Has the African-American Muslim voice been replaced by an Arab-American one?

[pullquote]This is a race issue and until we as a Muslim community address anti-Blackness, the issue is here to stay.[/pullquote]As Islam takes center stage in America, again, many different political and historical narratives are being disseminated. The “Black Lives Matter” hashtag has gained prominence over the past few months on social media, shared in protest of Black lives being devalued time and time again by the US justice system. A few days ago, a new incarnation was born as the “Muslim Lives Matter” hashtag began to circulate in response to the murder of three Arab-American Muslims. As well intentioned as this may be, it begs the question – do Black Muslim lives matter? To illustrate, I recall in January 2015 when 2,000 Nigerian Muslims were killed, and the response from the Arab Muslim community was at best kept to a murmur.


I also noticed the narrative attached to the “Muslim Lives Matter”. There was an emphasis on the victims being students, community service volunteers, and overall good people. This sort of narrative was void from “Black Lives Matter”, as emphasis was on Black lives in general. But how do we understand the complex relations between the two, especially considering the deaths of Nigerian Muslims? Which comes back to my question, do Black Muslim lives matter? To answer, we must first explore Black Muslim history.

The political entity known as The United States of America has an indigenous Muslim community who happen to be West African Muslims brought to America as slaves. In fact 15-20 percent of slaves caught in the slave trade were Muslims and some among them, Muslim scholars. Omar Ibn Said, from present day Senegal, found himself captured in 1807 and enslaved in North Carolina. While enslaved, he wrote his autobiography in Arabic beginning with Surah Mulk from memory, going on to describe his experiences as a slave in America.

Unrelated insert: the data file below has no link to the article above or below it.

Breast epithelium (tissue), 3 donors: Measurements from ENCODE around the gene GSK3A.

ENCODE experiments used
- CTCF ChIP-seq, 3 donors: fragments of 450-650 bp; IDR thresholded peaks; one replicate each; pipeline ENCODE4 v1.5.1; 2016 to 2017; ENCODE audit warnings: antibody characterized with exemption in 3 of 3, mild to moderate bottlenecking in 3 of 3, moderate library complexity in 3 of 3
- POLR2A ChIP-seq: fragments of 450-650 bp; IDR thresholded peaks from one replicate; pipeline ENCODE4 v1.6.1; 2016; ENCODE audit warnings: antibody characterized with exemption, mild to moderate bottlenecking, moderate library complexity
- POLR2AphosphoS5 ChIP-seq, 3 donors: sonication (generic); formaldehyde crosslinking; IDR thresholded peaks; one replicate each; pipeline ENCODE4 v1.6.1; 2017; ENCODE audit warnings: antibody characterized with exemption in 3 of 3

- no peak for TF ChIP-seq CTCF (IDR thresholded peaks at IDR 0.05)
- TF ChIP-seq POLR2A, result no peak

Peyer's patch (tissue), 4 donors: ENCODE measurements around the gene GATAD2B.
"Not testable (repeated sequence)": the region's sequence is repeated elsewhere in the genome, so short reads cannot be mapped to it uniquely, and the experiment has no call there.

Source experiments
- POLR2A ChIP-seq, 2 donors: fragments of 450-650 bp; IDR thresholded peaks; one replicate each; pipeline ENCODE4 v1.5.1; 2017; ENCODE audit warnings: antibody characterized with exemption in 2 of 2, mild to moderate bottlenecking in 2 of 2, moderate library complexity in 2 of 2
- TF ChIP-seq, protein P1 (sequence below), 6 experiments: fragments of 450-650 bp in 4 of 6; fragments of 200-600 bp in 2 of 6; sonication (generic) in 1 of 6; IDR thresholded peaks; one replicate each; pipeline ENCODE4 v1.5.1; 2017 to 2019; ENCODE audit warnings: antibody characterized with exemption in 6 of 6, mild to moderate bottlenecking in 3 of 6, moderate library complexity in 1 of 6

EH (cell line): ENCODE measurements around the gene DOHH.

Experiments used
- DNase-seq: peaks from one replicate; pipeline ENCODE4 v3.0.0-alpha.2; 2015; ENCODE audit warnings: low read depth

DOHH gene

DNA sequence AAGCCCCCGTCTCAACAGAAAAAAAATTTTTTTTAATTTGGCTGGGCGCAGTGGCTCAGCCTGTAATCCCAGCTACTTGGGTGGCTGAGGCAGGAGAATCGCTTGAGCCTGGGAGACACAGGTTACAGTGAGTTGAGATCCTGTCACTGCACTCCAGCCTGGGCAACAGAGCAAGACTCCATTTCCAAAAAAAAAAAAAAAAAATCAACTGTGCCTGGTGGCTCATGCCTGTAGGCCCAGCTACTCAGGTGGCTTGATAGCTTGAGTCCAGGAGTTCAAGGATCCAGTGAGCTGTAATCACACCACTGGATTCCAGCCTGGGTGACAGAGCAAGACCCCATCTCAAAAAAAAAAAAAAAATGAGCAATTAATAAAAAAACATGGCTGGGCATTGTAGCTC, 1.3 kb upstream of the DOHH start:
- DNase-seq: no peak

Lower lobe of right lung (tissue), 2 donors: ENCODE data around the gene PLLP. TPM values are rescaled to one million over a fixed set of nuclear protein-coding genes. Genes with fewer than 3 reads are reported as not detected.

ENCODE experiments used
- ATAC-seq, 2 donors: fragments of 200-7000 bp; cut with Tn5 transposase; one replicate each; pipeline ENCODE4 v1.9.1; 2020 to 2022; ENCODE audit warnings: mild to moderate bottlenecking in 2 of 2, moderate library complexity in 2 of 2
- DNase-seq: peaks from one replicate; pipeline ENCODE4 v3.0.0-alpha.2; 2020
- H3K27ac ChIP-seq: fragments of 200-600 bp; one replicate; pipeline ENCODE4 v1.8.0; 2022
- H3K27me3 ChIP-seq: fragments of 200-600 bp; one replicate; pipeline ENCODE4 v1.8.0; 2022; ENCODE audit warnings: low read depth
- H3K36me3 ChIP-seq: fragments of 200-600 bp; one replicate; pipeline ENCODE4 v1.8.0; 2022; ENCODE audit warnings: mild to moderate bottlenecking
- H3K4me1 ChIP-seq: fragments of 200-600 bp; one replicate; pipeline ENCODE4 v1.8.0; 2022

There were even communal African Muslim communities in America. Sea Island off the coast of Georgia is a prime example. Sea Island was a mix of Muslims and non-Muslims where Islamic practices thrived. The Muslim community was able to have autonomy as the environment was not suitable for the white slave owners. Friday Jummah prayer was held and sadaqah in the form of rice cakes were distributed. The second generation of Muslims on Sea Island were truly the first “African-American slaves” who grew up in a mixed American and Islamic environment.

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louis farrakhan nation of islamThe Nation of Islam was the second wave of Islamic resurgence. Although the Nation of Islam may not be orthodox Islam, it did address Black grievances through Islamic ideals and frameworks. It was formed in 1930, a year after the onset of the Great Depression. During the Depression, The Nation of Islam used Islamic symbols to unify the Black community by focusing on Black economics, education, and systematic oppression under the umbrella of Islam. 

In 1965 the US passed new immigration laws which brought a new wave of Arabs to The United States. With this arrival of immigrants also came a different version of Islam to many African Americans. Not only was Islam changing, but what Islam addressed changed also. Islam was no longer a “Black religion” addressing Black problems in Black communities. Islam and Muslims in America turned to a more international stage as Palestinian issues and the 1975 Lebanese Civil War drew more American Muslim attention than Black economics and police brutality. The Black Muslim voice was not only hushed but deemed un-Islamic. When Arab Sunni Islam met the Nation of Islam, Blacks had to choose between orthodoxy and a political voice. Arab Sunni Islam had history, books, and most importantly to some, the correct way to practice Islam. As The Nation of Islam’s membership dwindled and more Black Muslims took to Arab Sunni Islam, the Black Muslim voice also dwindled.

As we are reminded that Muslims lives matter and think of the victims of Chapel Hill, we as humans should be saddened and outraged. But ultimately, why did 2,000 dead Nigerian Muslims not spark the same outrage? Many will defensively proclaim that Nigeria is not in America and therefore has less attention. But neither is Palestine, and its international status did not prevent the massive pro Palestine protest in Washington DC in the summer of 2014, where Black Muslims and Christians, such as myself and Cornel West, spoke out. This is not an, international vs domestic issue. This is a race issue. And until we as a Muslim community address anti-Blackness, the issue is here to stay.

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